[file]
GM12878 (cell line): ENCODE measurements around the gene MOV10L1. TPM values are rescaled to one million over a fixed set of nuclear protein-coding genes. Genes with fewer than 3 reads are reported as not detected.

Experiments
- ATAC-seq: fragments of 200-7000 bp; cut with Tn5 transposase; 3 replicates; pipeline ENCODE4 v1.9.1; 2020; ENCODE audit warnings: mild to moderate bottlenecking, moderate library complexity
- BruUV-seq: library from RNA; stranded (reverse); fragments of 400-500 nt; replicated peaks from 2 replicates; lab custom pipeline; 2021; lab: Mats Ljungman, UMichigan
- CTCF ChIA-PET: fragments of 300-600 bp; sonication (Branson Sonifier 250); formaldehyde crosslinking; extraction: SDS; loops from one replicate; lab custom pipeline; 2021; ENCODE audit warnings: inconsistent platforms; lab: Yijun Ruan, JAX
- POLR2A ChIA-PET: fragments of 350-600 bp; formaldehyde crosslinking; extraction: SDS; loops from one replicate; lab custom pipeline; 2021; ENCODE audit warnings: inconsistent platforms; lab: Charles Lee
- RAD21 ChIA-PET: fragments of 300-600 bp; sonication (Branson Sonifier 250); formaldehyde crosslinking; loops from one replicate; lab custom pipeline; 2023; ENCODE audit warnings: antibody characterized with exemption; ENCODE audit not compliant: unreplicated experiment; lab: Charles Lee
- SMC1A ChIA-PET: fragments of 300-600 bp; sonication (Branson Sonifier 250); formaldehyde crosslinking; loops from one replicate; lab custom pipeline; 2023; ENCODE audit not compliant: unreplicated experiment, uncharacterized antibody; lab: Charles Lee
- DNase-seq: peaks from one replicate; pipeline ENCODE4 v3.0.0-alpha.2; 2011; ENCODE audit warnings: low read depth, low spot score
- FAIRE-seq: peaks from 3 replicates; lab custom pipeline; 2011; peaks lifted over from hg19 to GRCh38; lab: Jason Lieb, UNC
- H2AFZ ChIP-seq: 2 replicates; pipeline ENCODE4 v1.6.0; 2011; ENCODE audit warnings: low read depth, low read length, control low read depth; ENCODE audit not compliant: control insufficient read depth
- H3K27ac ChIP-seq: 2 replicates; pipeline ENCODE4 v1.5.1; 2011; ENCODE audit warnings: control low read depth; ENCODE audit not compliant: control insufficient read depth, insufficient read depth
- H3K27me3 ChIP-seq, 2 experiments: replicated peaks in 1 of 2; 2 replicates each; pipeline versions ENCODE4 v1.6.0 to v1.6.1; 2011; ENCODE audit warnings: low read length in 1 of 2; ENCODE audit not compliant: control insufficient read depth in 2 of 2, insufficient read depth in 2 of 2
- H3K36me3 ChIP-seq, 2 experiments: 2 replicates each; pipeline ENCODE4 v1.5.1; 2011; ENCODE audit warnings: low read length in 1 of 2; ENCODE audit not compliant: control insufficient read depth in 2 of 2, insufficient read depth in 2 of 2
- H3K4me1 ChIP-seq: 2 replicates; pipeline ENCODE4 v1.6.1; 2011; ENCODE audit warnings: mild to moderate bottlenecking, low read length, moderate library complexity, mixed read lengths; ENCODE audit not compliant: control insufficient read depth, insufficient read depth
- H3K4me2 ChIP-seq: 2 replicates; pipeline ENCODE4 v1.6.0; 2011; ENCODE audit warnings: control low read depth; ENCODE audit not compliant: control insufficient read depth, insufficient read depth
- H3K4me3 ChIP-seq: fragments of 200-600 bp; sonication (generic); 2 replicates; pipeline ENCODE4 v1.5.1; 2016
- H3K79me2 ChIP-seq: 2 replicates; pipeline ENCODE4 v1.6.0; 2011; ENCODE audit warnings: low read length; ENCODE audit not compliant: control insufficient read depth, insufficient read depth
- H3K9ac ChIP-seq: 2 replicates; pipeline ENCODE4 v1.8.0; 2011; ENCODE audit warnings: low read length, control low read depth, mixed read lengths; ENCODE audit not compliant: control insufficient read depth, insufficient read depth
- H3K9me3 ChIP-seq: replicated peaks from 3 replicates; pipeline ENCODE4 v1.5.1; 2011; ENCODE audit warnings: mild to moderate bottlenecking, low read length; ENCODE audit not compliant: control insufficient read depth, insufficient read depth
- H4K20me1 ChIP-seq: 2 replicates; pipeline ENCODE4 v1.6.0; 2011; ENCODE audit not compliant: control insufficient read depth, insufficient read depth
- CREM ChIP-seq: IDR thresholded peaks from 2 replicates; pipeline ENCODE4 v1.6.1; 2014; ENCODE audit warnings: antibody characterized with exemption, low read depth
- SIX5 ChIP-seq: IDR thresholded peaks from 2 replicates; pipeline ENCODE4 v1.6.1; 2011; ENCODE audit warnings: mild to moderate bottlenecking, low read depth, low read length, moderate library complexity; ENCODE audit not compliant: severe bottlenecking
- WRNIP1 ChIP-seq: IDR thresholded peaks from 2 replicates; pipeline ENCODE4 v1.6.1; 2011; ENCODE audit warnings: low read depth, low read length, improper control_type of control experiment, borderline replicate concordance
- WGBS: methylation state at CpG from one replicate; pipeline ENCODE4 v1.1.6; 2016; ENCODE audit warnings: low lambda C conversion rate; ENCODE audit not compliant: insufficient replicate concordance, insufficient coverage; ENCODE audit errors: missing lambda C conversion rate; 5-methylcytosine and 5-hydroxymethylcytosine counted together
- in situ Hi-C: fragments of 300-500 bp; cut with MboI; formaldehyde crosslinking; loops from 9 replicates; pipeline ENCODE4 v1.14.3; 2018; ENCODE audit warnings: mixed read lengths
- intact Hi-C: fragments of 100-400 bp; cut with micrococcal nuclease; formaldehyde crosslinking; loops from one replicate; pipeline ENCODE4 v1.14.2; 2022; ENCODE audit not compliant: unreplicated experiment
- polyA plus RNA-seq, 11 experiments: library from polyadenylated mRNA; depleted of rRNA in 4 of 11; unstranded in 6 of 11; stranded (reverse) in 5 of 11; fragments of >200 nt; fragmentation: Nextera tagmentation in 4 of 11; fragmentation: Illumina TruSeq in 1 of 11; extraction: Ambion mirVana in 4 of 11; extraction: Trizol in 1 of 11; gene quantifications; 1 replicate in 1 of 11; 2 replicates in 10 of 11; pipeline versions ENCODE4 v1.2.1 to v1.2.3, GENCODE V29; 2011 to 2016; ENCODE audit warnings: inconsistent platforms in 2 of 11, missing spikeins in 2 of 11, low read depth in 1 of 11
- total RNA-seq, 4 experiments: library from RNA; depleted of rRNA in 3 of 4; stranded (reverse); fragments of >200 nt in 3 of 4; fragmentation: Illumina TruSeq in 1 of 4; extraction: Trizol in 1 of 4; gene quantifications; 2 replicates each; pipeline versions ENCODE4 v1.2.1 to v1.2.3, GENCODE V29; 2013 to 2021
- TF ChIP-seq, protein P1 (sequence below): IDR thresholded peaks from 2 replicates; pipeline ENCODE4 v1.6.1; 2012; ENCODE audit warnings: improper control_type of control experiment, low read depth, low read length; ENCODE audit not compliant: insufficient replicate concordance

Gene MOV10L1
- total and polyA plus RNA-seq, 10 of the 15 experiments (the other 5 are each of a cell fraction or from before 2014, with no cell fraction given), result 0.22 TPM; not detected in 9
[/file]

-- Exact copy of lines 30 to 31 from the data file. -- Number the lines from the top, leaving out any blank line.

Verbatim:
- TF ChIP-seq, protein P1 (sequence below): IDR thresholded peaks from 2 replicates; pipeline ENCODE4 v1.6.1; 2012; ENCODE audit warnings: improper control_type of control experiment, low read depth, low read length; ENCODE audit not compliant: insufficient replicate concordance

Gene MOV10L1